Thursday, June 3, 2004

PDAs Haven't Died, They're Just Morphing Along - and Content Follows the Trend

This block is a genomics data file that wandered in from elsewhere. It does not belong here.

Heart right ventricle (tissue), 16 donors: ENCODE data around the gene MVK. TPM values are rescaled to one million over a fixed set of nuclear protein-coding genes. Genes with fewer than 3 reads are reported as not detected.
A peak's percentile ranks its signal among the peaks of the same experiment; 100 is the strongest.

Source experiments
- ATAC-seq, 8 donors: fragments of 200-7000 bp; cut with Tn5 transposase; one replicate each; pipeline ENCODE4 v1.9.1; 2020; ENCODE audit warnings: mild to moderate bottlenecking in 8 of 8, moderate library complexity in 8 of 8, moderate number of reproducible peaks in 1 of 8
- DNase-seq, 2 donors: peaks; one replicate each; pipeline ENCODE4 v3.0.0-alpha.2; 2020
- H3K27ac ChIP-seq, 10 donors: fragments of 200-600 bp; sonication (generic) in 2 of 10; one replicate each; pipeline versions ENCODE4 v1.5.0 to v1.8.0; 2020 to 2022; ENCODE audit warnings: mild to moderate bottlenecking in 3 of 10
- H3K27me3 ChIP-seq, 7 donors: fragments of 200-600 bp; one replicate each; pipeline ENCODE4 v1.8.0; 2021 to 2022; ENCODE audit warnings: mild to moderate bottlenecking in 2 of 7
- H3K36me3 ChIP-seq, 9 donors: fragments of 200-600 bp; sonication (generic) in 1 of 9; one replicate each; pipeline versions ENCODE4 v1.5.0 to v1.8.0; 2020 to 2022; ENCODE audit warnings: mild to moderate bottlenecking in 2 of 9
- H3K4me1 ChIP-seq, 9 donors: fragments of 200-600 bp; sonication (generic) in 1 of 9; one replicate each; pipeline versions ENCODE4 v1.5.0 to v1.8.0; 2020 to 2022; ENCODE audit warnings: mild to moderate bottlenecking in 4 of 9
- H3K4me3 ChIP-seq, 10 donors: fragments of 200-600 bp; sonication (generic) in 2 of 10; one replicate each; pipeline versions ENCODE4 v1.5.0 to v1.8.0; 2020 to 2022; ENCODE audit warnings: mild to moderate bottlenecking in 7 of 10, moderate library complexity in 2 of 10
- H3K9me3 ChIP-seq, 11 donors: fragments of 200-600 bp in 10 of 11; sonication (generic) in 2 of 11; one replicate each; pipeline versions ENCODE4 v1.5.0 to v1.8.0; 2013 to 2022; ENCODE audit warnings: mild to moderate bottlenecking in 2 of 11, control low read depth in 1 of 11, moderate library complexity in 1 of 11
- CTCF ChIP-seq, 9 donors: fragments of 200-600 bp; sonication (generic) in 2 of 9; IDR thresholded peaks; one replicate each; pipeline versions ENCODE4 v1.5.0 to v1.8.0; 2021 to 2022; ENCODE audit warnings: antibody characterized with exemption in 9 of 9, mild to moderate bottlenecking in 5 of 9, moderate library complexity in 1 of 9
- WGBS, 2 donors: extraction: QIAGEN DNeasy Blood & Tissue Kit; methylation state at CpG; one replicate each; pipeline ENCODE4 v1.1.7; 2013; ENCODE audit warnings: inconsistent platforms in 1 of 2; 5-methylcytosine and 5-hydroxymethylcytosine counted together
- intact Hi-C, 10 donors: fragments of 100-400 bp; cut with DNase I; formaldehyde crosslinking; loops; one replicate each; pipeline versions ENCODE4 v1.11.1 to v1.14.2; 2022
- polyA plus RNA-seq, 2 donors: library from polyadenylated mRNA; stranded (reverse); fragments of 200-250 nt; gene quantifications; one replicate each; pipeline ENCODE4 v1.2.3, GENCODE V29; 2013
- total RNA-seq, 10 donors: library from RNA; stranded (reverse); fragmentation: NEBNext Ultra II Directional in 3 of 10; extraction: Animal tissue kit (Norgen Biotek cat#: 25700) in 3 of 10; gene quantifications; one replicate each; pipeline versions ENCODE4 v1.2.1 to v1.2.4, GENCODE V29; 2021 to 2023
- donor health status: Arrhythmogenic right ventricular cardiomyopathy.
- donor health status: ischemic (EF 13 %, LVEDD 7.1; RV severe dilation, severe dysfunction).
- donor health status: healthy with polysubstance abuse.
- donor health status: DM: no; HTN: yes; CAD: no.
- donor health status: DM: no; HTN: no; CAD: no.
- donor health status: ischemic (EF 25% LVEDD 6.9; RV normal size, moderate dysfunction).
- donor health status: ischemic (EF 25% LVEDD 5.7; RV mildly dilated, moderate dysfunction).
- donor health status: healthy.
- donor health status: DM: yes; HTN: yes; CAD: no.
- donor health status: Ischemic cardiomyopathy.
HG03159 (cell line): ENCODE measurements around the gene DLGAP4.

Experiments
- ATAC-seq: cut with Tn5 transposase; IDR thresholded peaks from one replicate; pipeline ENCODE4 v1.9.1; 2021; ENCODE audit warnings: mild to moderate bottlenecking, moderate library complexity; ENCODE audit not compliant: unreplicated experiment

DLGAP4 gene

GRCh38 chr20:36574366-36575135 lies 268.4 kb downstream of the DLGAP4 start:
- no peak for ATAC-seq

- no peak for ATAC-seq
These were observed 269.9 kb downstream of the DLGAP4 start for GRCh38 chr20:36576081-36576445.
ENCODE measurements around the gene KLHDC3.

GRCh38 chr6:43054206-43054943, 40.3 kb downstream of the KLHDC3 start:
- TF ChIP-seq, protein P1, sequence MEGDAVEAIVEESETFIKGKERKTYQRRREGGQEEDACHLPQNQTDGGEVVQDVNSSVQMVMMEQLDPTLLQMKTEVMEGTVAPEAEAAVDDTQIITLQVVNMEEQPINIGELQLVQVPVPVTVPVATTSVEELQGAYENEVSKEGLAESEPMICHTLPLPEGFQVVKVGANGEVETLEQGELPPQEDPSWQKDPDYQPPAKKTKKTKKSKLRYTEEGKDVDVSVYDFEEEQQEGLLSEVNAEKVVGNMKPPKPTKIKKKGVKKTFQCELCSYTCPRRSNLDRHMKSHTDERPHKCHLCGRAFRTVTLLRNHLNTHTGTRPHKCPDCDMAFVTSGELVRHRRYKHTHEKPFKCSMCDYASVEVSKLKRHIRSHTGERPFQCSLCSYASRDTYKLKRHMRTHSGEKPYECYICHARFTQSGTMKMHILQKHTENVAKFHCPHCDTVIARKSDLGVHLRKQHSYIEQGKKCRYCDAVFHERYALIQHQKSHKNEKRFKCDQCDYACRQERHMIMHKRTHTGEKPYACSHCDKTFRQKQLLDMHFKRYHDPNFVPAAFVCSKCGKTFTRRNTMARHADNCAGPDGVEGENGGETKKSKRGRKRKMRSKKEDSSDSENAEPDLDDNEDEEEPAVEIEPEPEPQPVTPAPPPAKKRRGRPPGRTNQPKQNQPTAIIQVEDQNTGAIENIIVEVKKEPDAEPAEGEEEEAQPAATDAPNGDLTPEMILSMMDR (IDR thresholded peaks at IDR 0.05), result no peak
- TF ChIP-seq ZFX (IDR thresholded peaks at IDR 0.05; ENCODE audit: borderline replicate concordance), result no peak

In the wake of Sony's pulling the plug on its Palm-based line of Clie PDAs in U.S. and European markets CNET News runs with a feature on the potential death of PDAs, citing the rise of cheap smart phones as a key factor in Palm's revenue decline. Palm's own Treo smart phone/PDA/Blackberry is too pricey for average folks and new lower-priced models face stiffer competition from both phones and new players such as Dell who are becoming adept at bundling Windows-based PDAs in with PC sales. Notably the content community is picking up on this trend, with more eBooks working their way on to smart phones along with other premium sources. Though the Treo form factor appeals more to business-oriented users keen on more display space and easy keying in of messages and Web forms, the key to the "death" of the Palm-oriented PDA is that its initial core advantage - handwriting recognition - is relatively moot in the face of folks used to thumbing their way through content using controls more analagous to a PC. Without that advantage, it's anyone's game in portable content platorms. Consumers without a business bent will stick with content delivery that they can get on platforms picked up at the local mobile phone store, while serious business users - and probably gamers over time - will opt for Treo-like form factors better adapted to premium information and experiences. Either way, most everyone has lost the patience and budget to deal with more than one wireless device to keep them in touch with the world.
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